Home Pop Culture My glamorous life as a broke artist.

My glamorous life as a broke artist.


a movement and especially a photo opportunity. So as much as the city appreciates its talent, it prefers its talent in photogenic doses and as long as you are associated with whatever the poppy crowd deems as news worthy that talent will always be white washed. What’s important isn’t so much if you deliver but the promise that you can deliver and if you can’t live up to neither obscurity is your best friend.

What of course is never asked is how that talent base survives and manages to keep itself valid and in the public eye- to do so may draw attention to the pitfalls of our supposed collective lives…It’s better after all to starve, than be seen getting a regular job that demerits you socially- the trick of course is to finesse how you survive until your big break finally comes along. Which is another way of saying the world doesn’t mind a struggling artist, it just doesn’t want to actually have to see him or her struggle.

I now step outside momentarily to check if my family has sent me the money they promised they would. A brief call to the bank center leaves me relieved but at the same time deeply saddened. I’ve only received enough just for this month’s rent and maybe a cheap lunch at the bodega down the street from where I live. That’s the thing with parents, they know how to give enough to their children to keep them barely alive but not enough to keep them satisfactorily alive. I will once again have to fathom a clever way to raise the excess funds that I will need to survive this winter month while I continue to work on my literary projects and website (which I’ve come to lately realize may or may not make the type of money I would love to see for it but has opened more opportunities than what any top tier literary agent could ever hope to do…). Of course I’m deeply grateful that I am even remembered by my family and that not every aspiring artist has similar opportunities. Of course that wont stop me from recklessly later spending the money on peripherals as opposed to paying the rent.

I turn to return to the club when I suddenly receive a call from my part time benefactor, (something every artist or muse is inclined to find if they are to survive the unsavory bumps of trying to make it on their own) who has just returned from a recent business trip and wants to know if I’d like to drop by for a cocktail. It’s already 2 am in the morning and I’m already guessing that cocktails really mean something else. Not willing to offend him I agree to pass by a quick cocktail.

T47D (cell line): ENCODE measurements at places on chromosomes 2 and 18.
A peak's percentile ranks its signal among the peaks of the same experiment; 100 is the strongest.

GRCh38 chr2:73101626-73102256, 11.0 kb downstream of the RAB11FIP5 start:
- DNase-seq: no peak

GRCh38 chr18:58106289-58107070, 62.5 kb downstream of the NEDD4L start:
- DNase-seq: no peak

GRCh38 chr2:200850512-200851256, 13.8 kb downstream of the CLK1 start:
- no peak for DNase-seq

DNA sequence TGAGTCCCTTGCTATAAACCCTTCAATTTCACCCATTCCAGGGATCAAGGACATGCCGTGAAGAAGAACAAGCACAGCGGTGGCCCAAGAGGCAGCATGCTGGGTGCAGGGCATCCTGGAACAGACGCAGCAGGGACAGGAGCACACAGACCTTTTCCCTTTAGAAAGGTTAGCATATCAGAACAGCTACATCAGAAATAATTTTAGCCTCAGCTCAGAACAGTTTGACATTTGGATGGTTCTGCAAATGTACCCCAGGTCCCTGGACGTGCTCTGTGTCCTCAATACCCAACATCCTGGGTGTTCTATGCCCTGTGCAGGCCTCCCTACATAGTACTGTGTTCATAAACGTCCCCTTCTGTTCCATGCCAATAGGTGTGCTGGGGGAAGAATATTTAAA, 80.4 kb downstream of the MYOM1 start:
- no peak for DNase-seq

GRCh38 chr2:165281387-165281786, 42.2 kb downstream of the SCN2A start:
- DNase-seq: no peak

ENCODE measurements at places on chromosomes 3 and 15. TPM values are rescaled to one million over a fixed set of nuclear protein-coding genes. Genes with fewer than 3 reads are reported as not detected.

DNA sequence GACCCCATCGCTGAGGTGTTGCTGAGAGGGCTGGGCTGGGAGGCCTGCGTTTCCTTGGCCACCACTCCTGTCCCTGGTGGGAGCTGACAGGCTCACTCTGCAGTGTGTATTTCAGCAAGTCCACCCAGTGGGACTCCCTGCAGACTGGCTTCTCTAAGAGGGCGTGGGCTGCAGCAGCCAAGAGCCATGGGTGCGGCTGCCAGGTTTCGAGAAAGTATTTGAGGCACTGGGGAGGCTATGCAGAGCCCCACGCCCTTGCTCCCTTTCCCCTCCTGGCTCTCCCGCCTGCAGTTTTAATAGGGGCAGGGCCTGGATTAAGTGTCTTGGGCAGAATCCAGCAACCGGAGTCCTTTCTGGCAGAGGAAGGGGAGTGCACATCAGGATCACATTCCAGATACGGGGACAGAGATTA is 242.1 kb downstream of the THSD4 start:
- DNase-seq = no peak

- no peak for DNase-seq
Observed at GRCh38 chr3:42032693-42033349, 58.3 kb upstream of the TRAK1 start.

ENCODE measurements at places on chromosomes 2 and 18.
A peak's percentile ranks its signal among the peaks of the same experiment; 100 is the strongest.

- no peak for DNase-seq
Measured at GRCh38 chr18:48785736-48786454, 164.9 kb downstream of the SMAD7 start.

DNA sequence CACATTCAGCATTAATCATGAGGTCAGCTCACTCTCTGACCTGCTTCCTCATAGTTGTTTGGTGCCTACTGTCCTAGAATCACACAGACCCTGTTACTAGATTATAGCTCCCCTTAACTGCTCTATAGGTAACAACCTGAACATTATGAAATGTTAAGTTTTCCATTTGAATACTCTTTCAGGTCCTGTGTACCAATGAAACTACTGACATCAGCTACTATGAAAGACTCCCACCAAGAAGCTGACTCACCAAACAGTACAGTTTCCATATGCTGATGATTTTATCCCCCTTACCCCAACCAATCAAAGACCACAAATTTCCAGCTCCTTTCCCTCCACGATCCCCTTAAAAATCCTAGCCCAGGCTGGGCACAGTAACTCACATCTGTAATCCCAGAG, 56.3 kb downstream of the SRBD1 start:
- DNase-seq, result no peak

When I finally arrive (by foot) I am greeted by the visage of languid types listening to the late Eartha Kitt’s ‘C’est bon,’ and the open view of a large plate of cocaine sitting next to a large collection of Victorian books. I am immediately offered my share before realizing that even this author has some limits before politely declining and now taking a seat next to a surly banker type who is busy explaining how he made a pile of money trading some sort of esoteric index earlier that day. I pretend to fathom intrigue before delicately positioning myself between my patron and the new young thing in his life. Apparently she is a musician of sorts (and as a later I realize a horrible one) but the implicit deal is if I can get her some publicity, take her out to some of the countless events I attend that it will be worth my while. I take a sip of my stiff drink and realize that these are some of the trade offs I am asked to make in exchange for my longevity.



  1. In NYC, one of the main ingredients that made it possible for creative people to develop their talent was cheap rent. A second necessity for survival that the city offered, was, if you had the skills, the ability to live life on the cheap- for example the 99 cent breakfast.

    This talented author obviously has the skills. My hope is that he can survive the brutal economic challenges that gentrification has produced. Loved reading about this moment in time- brought back memories of what Clubland used to be like- the mixture in the struggle- the glamour- the mixing of the rich and the poor- all fronting to get noticed and discovered. thanks clayton patterson

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